Capilano University students will finish their semester and have a chance to graduate but final grades might not look how they used to.
The school’s senate voted Tuesday for a new approach to grades and credits as the spring semester has been thrown into disarray by the COVID-19 pandemic.
Under the new rules, students may choose whether they receive a final grade that they earned through their coursework and exams or simply receive a credit that counts towards their degree or diploma but doesn’t sway their grade point average.
“We’re really trying to look for the balance of maintaining strong academic standards and also recognizing this, as you know, is very unprecedented in terms of what we're experiencing as community and as a university,” said Laureen Styles, vice-president academic and provost.
That was option the Capilano Students’ Union had been hoping for, said Emily Bridge, CSU president.
“The benefits to this for students is basically a lot of flexibility in making sure that, just because we're in the midst of a public health crisis, doesn't mean that your GPA, your scholarships, or whatever your future goals are, will be affected,” she said. “We're all dealing with something that we could not prepare for.”
UBC and SFU have adopted the same approach, Styles said.
Students who were counting on their final grades to apply for acceptance into another post-secondary program can still fall back on their GPAs leading up to this semester, Styles said, although academia has been opening up its criteria for acceptance to consider things beyond grades alone.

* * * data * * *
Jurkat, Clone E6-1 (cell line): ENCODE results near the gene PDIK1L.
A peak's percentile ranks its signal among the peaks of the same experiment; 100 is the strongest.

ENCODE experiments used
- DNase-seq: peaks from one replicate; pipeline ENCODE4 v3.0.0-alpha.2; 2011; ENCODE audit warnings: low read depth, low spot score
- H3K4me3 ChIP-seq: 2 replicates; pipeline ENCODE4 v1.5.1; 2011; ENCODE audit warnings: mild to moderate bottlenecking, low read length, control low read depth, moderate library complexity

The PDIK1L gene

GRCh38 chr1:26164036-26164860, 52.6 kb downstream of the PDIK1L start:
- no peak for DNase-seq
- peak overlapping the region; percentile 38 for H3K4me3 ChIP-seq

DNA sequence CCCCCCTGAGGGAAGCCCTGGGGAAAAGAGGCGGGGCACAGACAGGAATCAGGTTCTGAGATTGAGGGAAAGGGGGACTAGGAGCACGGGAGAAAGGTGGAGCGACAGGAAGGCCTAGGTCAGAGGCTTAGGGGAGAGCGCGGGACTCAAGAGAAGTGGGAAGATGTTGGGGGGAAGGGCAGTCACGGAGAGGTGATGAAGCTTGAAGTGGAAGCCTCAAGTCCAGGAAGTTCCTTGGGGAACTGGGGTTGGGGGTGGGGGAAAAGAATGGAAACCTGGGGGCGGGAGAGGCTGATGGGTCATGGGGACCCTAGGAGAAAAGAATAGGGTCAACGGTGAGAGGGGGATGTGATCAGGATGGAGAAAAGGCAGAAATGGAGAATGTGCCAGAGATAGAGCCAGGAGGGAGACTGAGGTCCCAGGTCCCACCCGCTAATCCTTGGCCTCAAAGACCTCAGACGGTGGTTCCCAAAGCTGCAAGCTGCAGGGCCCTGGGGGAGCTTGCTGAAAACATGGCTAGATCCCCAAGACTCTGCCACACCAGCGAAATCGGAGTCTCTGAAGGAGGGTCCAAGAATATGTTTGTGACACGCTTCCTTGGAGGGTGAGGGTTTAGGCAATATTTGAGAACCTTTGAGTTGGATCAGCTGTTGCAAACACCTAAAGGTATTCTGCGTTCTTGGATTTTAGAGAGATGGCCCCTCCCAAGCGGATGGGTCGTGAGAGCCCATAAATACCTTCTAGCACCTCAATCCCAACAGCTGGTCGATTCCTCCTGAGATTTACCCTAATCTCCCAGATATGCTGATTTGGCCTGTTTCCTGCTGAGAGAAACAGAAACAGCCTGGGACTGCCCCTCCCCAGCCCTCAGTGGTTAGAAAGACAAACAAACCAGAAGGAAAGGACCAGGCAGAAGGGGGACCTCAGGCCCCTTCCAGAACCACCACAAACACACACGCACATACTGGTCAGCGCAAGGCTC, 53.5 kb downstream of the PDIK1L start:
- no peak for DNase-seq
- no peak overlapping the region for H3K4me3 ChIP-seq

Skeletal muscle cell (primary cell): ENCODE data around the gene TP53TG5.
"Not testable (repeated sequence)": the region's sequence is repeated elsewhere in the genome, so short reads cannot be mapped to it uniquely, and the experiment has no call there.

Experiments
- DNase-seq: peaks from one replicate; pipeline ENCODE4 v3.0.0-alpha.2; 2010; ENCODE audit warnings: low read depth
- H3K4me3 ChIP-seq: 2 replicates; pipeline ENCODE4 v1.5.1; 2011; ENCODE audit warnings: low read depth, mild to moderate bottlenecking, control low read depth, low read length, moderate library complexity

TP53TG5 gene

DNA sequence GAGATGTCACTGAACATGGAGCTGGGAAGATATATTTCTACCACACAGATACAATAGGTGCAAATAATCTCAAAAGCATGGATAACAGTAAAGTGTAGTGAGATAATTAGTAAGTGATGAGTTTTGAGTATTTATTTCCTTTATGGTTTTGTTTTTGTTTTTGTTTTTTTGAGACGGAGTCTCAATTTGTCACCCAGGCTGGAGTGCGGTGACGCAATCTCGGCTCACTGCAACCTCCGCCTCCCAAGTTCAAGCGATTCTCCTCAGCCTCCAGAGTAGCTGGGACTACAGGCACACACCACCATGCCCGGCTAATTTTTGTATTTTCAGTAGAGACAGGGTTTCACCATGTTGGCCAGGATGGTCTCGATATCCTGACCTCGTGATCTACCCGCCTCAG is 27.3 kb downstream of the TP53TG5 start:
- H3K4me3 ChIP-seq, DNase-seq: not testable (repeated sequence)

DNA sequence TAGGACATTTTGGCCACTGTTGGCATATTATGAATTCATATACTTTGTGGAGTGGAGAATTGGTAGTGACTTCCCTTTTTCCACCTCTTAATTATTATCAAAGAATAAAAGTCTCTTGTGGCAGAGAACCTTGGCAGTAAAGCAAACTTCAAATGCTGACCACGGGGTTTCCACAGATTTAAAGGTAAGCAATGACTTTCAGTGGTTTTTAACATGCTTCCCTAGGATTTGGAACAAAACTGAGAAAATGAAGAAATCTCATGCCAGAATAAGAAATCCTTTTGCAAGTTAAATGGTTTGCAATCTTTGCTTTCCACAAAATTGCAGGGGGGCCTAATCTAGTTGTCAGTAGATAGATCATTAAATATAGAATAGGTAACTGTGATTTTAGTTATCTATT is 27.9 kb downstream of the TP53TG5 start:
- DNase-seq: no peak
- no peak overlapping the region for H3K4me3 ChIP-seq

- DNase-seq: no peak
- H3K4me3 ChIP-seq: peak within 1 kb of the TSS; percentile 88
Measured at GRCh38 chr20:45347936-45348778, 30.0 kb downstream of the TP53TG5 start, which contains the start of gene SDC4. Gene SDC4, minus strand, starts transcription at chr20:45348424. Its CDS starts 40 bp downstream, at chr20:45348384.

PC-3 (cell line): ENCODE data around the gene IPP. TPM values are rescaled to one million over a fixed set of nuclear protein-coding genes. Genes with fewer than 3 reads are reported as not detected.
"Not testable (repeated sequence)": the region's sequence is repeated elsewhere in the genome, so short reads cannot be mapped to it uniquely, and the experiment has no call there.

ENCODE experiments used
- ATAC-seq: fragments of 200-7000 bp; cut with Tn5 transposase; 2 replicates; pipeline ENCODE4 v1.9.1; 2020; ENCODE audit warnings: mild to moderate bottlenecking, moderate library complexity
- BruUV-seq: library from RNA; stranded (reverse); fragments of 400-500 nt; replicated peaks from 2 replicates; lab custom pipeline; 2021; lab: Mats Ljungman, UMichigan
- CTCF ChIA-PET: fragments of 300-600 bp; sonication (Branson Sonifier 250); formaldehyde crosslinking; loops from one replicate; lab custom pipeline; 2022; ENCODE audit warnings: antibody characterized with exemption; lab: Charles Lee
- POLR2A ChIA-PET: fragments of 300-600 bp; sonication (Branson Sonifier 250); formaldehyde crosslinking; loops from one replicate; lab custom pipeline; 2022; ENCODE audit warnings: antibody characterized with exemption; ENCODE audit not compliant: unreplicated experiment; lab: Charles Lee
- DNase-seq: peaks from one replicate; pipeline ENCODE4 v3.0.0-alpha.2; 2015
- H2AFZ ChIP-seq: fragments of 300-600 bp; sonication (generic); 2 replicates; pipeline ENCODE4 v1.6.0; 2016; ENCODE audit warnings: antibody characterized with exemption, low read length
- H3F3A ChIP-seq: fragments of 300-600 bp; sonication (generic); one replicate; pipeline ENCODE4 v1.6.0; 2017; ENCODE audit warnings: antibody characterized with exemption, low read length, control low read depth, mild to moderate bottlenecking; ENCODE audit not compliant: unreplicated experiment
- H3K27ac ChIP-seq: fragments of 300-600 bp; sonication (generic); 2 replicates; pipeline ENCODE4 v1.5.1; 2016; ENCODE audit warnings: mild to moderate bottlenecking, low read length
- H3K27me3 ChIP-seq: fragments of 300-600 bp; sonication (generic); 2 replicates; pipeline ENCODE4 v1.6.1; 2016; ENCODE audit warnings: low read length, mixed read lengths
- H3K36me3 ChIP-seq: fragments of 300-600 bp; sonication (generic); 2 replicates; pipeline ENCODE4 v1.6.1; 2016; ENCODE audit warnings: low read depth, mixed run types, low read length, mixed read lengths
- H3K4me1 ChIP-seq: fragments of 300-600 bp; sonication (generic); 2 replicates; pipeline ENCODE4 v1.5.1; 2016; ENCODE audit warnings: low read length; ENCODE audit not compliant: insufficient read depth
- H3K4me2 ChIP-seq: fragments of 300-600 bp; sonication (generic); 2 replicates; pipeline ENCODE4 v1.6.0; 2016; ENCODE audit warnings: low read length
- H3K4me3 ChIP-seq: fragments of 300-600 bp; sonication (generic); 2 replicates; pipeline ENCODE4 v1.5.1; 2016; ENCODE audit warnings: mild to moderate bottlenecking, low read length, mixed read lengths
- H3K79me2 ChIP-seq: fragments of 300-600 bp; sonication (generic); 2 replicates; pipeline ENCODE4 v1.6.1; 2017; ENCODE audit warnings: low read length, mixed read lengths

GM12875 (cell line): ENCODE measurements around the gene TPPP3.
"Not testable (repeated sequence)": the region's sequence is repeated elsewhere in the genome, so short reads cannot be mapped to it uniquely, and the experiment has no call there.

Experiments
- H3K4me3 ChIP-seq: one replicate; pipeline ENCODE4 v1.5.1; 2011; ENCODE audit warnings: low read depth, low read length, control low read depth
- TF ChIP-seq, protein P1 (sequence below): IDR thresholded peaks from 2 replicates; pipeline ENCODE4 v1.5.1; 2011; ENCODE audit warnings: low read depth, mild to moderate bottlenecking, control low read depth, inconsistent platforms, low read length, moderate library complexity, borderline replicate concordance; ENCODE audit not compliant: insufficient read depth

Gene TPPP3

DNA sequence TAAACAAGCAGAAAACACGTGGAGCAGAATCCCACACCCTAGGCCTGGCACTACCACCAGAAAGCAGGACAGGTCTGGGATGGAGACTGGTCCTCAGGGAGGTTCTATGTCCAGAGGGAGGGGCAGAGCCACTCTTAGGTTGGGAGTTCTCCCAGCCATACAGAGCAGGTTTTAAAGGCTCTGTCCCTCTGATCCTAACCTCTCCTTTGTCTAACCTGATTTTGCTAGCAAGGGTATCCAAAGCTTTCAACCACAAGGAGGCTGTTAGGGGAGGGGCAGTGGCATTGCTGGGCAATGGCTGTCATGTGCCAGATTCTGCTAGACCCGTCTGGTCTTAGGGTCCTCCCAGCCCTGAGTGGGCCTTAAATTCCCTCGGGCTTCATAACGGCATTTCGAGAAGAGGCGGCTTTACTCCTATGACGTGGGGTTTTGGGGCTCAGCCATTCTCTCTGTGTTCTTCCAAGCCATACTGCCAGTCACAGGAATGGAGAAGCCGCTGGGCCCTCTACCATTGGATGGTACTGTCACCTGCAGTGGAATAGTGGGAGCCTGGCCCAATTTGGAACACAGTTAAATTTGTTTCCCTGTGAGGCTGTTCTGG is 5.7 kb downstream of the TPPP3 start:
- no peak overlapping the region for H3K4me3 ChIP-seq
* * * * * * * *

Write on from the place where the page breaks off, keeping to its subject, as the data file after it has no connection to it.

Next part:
“So for students who are doing well and excelling up until the chaos of COVID-19, that would continue to put them in good stead applying to new programs,’ she said
The last classes of the semester wrapped on Thursday, albeit with instructors delivering lectures to their students via webcam, as they had been doing since the middle of March.
“This was a very quick pivot to respond to the calls from public health to maintain physical distancing in supportive of the health and safety of our communities,” said Laureen Styles, vice-president academic and provost.
Some teachers have chosen to remove final exams from the curriculum but for those who haven’t, online exams begin next week.
“We are using all of the tools at our disposal within our university to maximize academic integrity,” Styles said.
The summer semester is going ahead, although it too will be online only. As for fall semester and start of the 2020-2021 academic year, it’s too soon to say whether classes will be delivered in person, or what to expect in terms of enrollment
“That’s the million-dollar question isn’t it?” Styles said. “I believe all post-secondary institutions in the province and across the country and probably across the globe have been really thinking about how we can best provide a level of certainty and support students and faculty in whatever that decision may be.”
Styles added she has been nothing but impressed with the flexibility Capilano University’s faculty and students and shown in such uncertain times.